Registering a trademark with the United States Patent and Trademark Office on their Principal Register offers the most protection for your brand name or logo used on your goods and/or services sold. If your trademark is registered, then you will have standing to exclude the rest of the public from using the same, or even a substantially similar mark, in some cases, to sell their own product. For example, no brand other than Nike is permitted to use the classic "Nike Swoosh" symbol to market athletic shoes, because Nike has already registered the symbol for that same use. Trademark owners enjoy the benefit of the legal presumption that you own the mark and have the right to use it, should a dispute arise. Registration can also be a basis for filing for trademark protection in foreign countries and registering with U.S. Customs and Border Protection to stop the importation of goods using an infringing trademark (a.k.a. "copycats").
As a trademark owner, you are free to sell, transfer, or license the use of your trademark to others, however you see fit. Initially, protection of your mark lasts for 10 years, provided that appropriate maintenance filings were submitted during that time. However, the life of the registration may be by successively extended by filing renewals between every 9th and 10th year from the date of registration.
What is a trademark?
The USPTO defines a trademark as "any word, phrase, symbol, design, or a combination of these things that identifies your goods or services. It's how customers recognize you in the marketplace and distinguish you from your competitors." Registration to the Principal Register is often known to the public by the ® symbol, which should only be used after registration has been granted.
What are the initial steps to take towards registration?
First, the USPTO announced a new identity verification policy in 2022, which impacts all online submissions (the quickest route to registration approval). In addition to a myUSPTO.gov account, every submitter must have their identity approved by the USPTO before making any submissions. The deadline for the implementation of this policy is TBA as of April 1, 2022, but K&D's attorneys and legal staff are already approved and ready to go.
Next, a potential applicant should consider the mark's current use and any intended future use for the mark. The mark can cover any number of different types of use, called "classifications" by the USPTO by paying a fee for each. Fees are generally determined based on the timing of the application and in accordance with the USPTO's fee schedule. K&D's experienced legal team can advise the most strategic way to submit your application to accomplish your particular goals, whether your priority relates to timing, or keeping the costs as low as possible, etc.
To efficiently gather all the necessary information, K&D offers clients a simple questionnaire which can be filled out and returned to us. Our goal at every step of the way is to advise our clients regarding the USPTO's processes, provide the most up-to-date timelines, and make comprehensive, persuasive arguments in support of registration to the USPTO.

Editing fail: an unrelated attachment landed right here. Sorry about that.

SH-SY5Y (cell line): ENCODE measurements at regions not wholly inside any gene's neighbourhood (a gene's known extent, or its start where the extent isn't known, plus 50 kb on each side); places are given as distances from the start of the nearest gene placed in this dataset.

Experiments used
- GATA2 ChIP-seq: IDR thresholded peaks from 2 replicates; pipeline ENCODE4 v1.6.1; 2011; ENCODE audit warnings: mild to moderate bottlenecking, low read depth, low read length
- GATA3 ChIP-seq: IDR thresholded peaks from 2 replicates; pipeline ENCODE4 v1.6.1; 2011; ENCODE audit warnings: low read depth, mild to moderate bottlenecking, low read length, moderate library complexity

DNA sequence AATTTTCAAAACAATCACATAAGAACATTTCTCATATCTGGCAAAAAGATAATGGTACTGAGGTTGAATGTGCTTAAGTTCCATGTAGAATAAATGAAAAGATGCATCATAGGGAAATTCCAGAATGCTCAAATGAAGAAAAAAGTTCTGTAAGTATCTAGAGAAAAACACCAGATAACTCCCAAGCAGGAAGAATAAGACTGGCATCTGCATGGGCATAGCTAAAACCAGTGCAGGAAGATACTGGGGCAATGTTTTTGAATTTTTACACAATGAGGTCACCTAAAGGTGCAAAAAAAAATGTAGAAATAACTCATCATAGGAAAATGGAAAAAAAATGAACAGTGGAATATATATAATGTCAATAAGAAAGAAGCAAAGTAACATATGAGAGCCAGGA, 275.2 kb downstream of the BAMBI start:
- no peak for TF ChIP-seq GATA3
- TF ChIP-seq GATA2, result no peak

Are there additional steps to be aware of?
Yes! Trademark registration is a process, which can potentially include multiple variables along the way. One reason for such is that each initial application and related subsequent submission will be reviewed and evaluated by an "examining attorney" appointed by the USPTO. Examiners often have a considerable amount of discretion in determining the sufficiency of a submission. Fees often accompany submissions made for the purpose of correcting deficiencies. The USPTO is a "user funded" agency, meaning that all funds utilized for its operations are derived from submission fees. Additionally, at some point prior to the granting of the registration certificate, the USPTO requires a "specimen," which refers to evidence that the mark is being used for each type of use claimed in the application. Such evidence is often not available at the time of the initial application; therefore, this is a common area where questions and additional fees arise.
Unsure about trademark registration?
Navigating through the USPTO's online system, responding to their additional inquiries, and meeting all the registration requirements can be a tricky, and sometimes lengthy process. This is especially true for those who desire to protect their mark or brand before their product actually hits the market. Additionally, it is easy to neglect periodic maintenance filings to retain the mark's registration status. For these reasons, many people opt to hire legal representation to navigate through the registration process on their behalf.
If you think that you might benefit from trademark registration or renewal, K&D can help. Please feel free to reach out to us with any questions or concerns using the information below, or by email at email@example.com.
Authored By: Stephanie Meaglia
Krogh & Decker, LLP, Business Attorneys (916) 498-9000 or www.kroghdecker.com/contact